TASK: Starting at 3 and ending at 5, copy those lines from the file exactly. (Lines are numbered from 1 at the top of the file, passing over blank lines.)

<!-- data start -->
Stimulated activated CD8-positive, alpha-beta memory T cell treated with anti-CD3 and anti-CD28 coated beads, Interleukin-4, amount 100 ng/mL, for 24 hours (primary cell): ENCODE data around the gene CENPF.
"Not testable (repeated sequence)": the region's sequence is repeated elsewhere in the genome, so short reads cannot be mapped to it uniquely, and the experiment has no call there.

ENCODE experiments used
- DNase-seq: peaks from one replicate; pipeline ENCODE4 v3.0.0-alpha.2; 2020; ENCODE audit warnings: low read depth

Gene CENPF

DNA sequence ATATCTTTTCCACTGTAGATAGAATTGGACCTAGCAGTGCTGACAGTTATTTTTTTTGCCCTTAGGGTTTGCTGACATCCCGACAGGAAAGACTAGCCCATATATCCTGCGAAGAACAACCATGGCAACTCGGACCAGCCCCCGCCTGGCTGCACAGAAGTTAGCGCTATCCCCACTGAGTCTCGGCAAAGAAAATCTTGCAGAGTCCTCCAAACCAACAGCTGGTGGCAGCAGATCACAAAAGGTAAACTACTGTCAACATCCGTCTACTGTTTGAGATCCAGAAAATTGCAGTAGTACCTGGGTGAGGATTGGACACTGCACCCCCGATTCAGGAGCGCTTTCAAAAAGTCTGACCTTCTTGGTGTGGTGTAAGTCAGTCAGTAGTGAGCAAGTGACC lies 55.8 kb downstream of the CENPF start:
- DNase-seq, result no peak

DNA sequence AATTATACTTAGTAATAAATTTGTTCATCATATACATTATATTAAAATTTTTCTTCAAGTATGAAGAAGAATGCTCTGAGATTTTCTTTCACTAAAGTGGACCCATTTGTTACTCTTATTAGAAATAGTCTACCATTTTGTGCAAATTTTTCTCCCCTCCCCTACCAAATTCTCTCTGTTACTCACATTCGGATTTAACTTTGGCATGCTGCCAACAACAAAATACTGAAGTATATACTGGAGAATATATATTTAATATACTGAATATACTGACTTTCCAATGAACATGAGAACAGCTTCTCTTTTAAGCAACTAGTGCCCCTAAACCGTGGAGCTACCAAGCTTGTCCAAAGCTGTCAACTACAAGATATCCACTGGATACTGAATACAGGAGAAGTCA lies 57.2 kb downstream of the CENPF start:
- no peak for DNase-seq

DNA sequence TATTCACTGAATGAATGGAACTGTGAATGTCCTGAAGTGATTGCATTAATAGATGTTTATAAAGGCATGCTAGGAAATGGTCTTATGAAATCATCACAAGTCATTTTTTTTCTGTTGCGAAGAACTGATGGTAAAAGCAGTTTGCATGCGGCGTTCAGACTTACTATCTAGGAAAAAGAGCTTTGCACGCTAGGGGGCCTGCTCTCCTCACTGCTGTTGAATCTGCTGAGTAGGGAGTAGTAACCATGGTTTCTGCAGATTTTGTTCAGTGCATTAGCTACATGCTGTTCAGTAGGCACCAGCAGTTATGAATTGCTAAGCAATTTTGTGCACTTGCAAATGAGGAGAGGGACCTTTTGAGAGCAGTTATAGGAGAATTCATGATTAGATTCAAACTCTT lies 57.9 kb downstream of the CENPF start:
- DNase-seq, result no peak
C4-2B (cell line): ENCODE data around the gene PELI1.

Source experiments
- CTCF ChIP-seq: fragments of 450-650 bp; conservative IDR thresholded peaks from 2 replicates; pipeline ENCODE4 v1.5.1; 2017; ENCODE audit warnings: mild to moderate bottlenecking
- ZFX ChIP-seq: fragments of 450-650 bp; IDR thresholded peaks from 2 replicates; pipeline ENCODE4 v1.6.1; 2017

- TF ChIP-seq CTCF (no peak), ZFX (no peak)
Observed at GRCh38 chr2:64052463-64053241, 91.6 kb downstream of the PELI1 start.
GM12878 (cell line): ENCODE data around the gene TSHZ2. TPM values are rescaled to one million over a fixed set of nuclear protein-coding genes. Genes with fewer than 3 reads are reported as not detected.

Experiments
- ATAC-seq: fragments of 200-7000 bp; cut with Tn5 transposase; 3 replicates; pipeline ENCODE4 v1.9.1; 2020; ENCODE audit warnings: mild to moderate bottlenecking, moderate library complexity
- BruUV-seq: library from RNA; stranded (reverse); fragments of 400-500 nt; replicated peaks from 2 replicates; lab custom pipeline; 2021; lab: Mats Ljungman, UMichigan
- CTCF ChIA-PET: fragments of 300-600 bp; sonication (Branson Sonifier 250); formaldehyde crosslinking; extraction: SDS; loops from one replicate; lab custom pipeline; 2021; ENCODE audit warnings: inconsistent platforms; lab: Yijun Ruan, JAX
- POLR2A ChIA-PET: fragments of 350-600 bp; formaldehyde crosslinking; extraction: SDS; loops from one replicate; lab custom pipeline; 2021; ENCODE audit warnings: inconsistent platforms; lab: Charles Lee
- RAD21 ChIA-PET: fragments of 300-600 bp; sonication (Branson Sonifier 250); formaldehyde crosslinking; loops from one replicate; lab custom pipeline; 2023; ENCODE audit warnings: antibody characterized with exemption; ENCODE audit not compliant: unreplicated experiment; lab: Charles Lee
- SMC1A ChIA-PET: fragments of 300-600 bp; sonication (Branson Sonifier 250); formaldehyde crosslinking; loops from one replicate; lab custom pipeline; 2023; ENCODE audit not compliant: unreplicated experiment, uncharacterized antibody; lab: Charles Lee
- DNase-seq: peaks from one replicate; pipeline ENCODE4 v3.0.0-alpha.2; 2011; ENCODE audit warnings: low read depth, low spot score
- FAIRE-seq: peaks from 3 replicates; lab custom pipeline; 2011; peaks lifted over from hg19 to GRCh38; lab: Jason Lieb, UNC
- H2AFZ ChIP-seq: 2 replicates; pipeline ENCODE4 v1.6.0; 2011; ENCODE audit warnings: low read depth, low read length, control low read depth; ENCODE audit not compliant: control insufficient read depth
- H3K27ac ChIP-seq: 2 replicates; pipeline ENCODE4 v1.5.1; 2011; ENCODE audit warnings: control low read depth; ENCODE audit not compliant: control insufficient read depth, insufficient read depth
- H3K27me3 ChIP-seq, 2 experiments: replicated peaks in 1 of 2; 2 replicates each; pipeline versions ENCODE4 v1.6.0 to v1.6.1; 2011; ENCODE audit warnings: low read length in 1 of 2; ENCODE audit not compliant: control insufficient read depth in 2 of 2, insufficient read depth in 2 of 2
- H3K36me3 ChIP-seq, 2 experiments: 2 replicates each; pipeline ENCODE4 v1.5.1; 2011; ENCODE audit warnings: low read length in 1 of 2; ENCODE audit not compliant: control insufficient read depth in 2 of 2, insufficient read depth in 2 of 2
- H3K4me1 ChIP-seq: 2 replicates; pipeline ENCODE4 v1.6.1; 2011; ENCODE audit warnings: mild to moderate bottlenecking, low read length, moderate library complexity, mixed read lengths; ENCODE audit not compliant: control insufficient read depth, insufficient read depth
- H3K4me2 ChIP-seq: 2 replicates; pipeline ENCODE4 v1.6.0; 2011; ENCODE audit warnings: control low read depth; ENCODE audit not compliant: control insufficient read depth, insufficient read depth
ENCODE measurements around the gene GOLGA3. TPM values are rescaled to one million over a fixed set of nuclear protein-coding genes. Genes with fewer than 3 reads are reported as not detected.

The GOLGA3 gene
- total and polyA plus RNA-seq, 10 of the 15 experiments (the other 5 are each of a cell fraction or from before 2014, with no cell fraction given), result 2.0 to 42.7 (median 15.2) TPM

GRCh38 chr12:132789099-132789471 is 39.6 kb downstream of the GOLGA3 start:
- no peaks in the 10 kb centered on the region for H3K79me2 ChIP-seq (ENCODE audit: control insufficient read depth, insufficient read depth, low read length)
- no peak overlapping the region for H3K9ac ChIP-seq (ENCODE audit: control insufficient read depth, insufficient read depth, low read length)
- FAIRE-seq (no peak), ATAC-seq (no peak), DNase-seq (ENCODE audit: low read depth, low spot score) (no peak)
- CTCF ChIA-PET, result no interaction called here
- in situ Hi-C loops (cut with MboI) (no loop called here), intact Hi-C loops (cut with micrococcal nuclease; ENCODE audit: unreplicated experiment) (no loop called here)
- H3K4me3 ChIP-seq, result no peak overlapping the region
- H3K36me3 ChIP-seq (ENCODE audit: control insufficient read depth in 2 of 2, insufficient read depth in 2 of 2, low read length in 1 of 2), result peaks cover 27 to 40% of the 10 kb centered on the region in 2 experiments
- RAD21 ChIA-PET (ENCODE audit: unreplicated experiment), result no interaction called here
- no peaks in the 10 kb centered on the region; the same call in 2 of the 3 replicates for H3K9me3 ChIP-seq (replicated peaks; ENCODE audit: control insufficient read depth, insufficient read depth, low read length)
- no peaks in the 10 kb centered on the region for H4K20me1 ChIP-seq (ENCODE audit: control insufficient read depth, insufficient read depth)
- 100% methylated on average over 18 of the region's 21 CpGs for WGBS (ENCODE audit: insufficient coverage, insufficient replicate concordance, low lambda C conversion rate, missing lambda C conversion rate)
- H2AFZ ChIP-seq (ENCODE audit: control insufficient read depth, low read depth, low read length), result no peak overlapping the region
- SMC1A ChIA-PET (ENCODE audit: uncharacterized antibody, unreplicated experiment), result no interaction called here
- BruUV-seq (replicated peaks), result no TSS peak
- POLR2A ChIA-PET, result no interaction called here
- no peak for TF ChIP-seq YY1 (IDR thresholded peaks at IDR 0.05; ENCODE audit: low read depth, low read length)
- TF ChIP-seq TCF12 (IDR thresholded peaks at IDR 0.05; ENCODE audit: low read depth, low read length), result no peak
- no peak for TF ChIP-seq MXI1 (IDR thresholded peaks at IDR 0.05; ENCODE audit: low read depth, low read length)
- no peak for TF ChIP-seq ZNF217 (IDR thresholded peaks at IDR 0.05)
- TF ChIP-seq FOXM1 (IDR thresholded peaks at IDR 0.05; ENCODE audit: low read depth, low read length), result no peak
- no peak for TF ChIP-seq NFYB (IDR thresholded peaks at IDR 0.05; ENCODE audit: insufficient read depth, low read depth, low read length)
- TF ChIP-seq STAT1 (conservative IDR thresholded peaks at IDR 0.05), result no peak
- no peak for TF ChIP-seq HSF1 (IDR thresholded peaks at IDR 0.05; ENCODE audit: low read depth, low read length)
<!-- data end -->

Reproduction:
ENCODE experiments used
- DNase-seq: peaks from one replicate; pipeline ENCODE4 v3.0.0-alpha.2; 2020; ENCODE audit warnings: low read depth

Gene CENPF